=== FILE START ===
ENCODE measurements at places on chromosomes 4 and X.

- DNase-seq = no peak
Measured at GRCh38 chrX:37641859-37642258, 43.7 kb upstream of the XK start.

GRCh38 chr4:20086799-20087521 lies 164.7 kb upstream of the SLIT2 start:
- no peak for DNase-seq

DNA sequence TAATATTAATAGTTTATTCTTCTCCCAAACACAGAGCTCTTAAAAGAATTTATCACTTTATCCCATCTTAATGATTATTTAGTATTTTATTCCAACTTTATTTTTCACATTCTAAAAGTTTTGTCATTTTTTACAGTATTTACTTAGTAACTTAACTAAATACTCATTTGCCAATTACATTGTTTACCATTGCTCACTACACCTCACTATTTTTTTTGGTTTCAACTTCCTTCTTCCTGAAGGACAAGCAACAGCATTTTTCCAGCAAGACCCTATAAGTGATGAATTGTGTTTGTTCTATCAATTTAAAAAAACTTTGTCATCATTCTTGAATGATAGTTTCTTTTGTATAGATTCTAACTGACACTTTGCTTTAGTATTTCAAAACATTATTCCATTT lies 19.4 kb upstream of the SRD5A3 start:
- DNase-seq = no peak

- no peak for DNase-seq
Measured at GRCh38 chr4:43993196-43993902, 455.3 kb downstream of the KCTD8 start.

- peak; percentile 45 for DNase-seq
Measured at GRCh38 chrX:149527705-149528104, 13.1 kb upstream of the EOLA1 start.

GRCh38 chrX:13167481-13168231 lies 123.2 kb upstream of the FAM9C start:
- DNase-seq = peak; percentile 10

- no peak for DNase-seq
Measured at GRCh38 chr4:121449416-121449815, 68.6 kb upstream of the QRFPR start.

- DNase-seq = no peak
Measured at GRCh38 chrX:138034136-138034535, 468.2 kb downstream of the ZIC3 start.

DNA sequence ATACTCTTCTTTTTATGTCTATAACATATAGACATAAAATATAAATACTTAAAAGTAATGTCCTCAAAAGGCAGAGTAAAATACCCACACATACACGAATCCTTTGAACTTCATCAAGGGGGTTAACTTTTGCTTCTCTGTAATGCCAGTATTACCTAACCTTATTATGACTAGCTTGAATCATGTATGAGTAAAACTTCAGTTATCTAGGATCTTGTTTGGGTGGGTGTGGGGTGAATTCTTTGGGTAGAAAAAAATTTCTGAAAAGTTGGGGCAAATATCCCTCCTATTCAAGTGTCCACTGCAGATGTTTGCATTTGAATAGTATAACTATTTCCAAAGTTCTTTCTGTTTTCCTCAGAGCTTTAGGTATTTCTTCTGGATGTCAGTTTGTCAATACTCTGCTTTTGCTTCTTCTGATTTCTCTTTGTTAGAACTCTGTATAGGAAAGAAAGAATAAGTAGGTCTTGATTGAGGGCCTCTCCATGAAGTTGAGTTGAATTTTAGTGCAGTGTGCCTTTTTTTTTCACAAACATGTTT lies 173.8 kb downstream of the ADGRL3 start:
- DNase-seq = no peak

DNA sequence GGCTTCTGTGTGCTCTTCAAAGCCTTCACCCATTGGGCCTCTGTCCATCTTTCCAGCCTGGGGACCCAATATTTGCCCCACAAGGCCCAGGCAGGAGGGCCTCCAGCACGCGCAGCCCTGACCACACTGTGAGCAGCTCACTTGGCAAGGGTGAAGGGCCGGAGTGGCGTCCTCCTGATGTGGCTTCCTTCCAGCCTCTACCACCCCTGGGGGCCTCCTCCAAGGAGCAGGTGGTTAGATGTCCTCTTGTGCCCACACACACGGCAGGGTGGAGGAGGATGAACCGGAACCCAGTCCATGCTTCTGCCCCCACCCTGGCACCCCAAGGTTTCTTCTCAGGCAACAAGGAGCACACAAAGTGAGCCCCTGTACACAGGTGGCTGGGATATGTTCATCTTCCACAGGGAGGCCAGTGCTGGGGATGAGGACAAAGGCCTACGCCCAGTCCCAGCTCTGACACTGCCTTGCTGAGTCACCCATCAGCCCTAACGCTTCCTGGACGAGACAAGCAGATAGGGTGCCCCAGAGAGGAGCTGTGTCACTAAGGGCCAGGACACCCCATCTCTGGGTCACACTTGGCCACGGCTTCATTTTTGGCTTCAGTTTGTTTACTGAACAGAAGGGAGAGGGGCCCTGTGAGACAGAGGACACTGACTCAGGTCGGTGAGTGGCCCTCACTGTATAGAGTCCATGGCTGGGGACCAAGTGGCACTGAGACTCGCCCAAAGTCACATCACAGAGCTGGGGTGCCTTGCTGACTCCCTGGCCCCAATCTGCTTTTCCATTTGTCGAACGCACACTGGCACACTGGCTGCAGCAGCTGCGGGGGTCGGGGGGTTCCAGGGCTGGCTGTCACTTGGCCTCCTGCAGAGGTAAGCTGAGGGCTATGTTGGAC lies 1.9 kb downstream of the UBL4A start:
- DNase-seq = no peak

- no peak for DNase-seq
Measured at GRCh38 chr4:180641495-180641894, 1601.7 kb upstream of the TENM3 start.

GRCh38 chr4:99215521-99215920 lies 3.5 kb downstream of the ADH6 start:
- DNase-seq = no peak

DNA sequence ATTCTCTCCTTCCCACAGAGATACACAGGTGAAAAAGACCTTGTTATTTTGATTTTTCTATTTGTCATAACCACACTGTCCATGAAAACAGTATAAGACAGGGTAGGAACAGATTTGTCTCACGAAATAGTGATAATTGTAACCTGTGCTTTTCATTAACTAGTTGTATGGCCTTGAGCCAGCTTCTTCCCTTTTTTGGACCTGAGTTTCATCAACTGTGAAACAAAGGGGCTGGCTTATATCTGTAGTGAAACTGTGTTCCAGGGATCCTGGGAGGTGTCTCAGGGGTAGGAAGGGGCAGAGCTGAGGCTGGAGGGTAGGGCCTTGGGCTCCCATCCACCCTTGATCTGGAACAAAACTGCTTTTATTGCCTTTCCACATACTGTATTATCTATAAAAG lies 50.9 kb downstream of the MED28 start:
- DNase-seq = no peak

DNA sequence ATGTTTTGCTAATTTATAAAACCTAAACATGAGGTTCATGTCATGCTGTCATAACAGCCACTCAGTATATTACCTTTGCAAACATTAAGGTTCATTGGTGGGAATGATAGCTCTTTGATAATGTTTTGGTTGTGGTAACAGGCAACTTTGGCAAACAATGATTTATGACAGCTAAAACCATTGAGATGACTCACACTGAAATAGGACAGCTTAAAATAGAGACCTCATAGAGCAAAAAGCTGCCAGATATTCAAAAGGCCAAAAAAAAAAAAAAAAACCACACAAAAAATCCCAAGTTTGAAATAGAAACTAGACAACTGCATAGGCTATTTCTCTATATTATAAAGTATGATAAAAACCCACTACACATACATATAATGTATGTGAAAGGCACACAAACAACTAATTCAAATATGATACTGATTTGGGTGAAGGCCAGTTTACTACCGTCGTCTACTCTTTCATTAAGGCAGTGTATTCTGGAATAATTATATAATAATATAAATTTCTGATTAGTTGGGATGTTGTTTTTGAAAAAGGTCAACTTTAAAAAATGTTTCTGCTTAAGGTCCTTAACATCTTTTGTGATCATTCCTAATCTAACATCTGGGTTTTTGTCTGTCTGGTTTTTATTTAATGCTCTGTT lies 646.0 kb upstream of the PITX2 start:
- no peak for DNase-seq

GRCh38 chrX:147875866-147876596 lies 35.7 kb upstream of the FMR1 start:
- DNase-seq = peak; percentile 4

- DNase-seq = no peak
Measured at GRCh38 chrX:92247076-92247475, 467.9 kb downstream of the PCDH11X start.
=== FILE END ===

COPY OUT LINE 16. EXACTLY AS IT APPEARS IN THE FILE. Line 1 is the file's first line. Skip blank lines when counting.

- DNase-seq = no peak